L a - b e a u t é - s a u v e r a - l e - m o n d e ~ D o s t o ï e v s k i

L a - b e a u t é - s a u v e r a - l e - m o n d e  ~  D o s t o ï e v s k i

Sunday, January 27, 2019

A place to hang the pictures - interior views of the mansion of Pavel Sergeievich Stroganov, St. Petersburg, 1865

The Drawing Room. The watercolors here are the work of Jules Mayblum. (Of whom I've been able to find nothing.)
The Boudoir.
The Corner Salon.
The Yellow Drawing Room.
The Dining Room.
The Library.


Count Pavel Sergeievich Stroganov, circa 1850s.

Count Pavel Sergeievich Stroganov (1 (13) April 1823– 1 December 1911), Grand Marshal - Ober-Schenk - of the Russian imperial court, art collector, and philanthropist. He was the second son of Count Sergei Grigorievich Stroganoff and Natalia Pavlovna Stroganov, herself daughter of Count Pavel Alexandrovich Stroganov; their marriage had connected both the older and younger lines of the Stroganov family. In 1851 he married Anna Dmitrievna Buturlin (1828-1906), daughter of Dimitri Petrovich Buturlin, but they would have no children. Even before his marriage, while traveling abroad, Count Stroganov began buying paintings, thereby continuing a celebrated family tradition: the Stroganovs were passionate art collectors. Inheriting property not far from the Summer Garden in St. Petersburg - at Ulitsa Sergeievskaya 11 (now Ulitsa Tchaikovsky 11), at the corner of Ulitsa Mokhovaya - he commissioned court architect Ippolit Monighetti to build a new mansion. (Or "palace", but not to be confused with the famous Stroganov Palace on Nevsky Prospect, built to the designs of Rastrelli in the 1750s.) Constructed between 1857 and 1859, the count turned his new home into a veritable museum, a setting for an art collection which included treasures of Italian painting from the fourteenth to seventeenth centuries, applied European arts from the sixteenth to eighteenth centuries, and Chinese art.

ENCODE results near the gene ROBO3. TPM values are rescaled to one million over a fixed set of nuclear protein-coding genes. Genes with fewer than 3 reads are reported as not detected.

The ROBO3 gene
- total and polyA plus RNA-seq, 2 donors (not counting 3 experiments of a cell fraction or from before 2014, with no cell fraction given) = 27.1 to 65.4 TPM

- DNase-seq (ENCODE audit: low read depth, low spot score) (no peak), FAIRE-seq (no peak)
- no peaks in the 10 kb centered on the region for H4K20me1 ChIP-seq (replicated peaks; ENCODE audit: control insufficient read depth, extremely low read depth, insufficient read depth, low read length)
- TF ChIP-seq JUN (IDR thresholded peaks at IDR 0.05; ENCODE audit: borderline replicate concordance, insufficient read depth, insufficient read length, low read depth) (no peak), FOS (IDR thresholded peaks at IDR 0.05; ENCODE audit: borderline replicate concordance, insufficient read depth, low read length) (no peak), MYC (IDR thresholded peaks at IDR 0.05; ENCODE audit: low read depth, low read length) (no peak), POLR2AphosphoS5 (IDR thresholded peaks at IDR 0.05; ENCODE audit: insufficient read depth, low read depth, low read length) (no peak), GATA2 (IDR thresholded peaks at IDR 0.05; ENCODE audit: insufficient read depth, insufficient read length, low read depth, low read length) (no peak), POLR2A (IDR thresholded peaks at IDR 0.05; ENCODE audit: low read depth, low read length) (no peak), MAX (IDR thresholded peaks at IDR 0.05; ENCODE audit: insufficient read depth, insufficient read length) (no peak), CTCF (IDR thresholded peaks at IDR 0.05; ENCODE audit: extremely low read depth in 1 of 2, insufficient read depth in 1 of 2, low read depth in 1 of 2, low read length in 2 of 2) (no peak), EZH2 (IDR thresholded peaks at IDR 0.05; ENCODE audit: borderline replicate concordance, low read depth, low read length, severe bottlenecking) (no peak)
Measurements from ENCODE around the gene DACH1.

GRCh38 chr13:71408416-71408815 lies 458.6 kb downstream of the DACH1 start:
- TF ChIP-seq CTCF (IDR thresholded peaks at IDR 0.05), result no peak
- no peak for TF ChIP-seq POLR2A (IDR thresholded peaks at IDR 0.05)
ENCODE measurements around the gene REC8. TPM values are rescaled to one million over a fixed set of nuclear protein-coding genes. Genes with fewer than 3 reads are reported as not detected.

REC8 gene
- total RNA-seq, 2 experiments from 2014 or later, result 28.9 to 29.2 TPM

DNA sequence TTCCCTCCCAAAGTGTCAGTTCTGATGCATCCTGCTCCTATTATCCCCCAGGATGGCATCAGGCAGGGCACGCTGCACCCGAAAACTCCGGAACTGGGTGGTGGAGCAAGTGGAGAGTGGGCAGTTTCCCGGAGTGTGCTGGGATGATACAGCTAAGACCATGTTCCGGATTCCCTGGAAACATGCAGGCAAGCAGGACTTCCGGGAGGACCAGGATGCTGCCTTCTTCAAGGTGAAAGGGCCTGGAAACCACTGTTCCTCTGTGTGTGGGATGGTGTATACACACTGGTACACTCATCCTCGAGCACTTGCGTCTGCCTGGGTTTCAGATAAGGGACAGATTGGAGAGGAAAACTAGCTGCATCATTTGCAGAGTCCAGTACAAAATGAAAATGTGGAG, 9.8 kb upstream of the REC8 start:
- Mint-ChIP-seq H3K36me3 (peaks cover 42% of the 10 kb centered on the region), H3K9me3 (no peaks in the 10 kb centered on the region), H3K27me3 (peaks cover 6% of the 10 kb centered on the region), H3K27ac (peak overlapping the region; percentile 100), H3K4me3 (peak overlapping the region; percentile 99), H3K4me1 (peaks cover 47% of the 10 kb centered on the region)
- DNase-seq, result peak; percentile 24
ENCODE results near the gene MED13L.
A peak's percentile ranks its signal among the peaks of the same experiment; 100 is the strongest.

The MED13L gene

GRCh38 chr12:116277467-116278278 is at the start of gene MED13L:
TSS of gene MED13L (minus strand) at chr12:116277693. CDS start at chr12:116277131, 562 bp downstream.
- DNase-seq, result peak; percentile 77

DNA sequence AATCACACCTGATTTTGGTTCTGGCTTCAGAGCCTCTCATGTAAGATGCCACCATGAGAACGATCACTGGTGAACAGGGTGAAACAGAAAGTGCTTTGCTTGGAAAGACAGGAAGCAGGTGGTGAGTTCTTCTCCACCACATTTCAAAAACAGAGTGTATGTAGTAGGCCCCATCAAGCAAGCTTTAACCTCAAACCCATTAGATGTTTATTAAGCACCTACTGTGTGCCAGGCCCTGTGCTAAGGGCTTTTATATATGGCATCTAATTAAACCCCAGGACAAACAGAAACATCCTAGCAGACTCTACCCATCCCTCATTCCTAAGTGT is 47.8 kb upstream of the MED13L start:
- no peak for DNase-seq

The exterior and cross-section of the mansion. Two more watercolors by Mayblum.

From 1878 to 1882, to the designs of Maximilian Egorovich Messmacher, two stories were added over the entrance gate to accommodate the building of a home chapel. In 1911 the count died without issue, and various of his relations fought over his fortune and art collection, but his great-nephew, Prince Vladimir Alexeievich Shcherbatov inherited the mansion. During the First World War, the home was used as a hospital for the Danish detachment (?) and the Russian Red Cross.

Circa 1916. The Danish flag appears to be flying over the entrance.
Ward in the Drawing Room. (Three images.)
Ward in the Yellow Drawing Room. (Four images.)
The Corner Salon can be seen through the doorway.
Ward in the Corner Salon.

After the Russian Revolution much of the Stroganov family emigrated and all the family property that remained in Russia was nationalized. Those Russian nobles who remained in Russia were much persecuted over the next few decades; almost none survived by the end of the Second World War. And Prince Shcherbatov, as well as his mother and sister, were shot by the Bolsheviks in 1920.

Circa 2013.
The original intertwined Cs for Stroganov (C = S in Cyrillic) remain on the balconies and in the ironwork of the gate.

At some point - I've been unable to discover when, but I presume after the Revolution - two more floors were added to the building. In Soviet times, various institutions were housed in the mansion; the Central Music College was located there during the Thirties and Forties. As far as I can tell, it may still be occupied by the University of Information Technology, Mechanics, and Optics, though much restoration work has been carried out in the last five years.

Circa 2013. (Eight images.) The Corner Salon.
The Dining Room.
The Yellow Drawing Room.
A recent photograph of the building. (The balconies are missing here; I certainly hope they have since been put back in place.)


  1. There's a good, if very sad, book by Douglas Smith on the fate of the Russian nobility who remained in Russia under the Soviets. It's titled "Former People: The Final Days of the Russian Aristocracy"

    1. VERY sad, yes. I read it just a year or two ago. Awful. One of those tales that makes you want to go live in the woods away from wretched humanity! ; )

    2. On a brighter note, these look like settings for “Anna Karenina “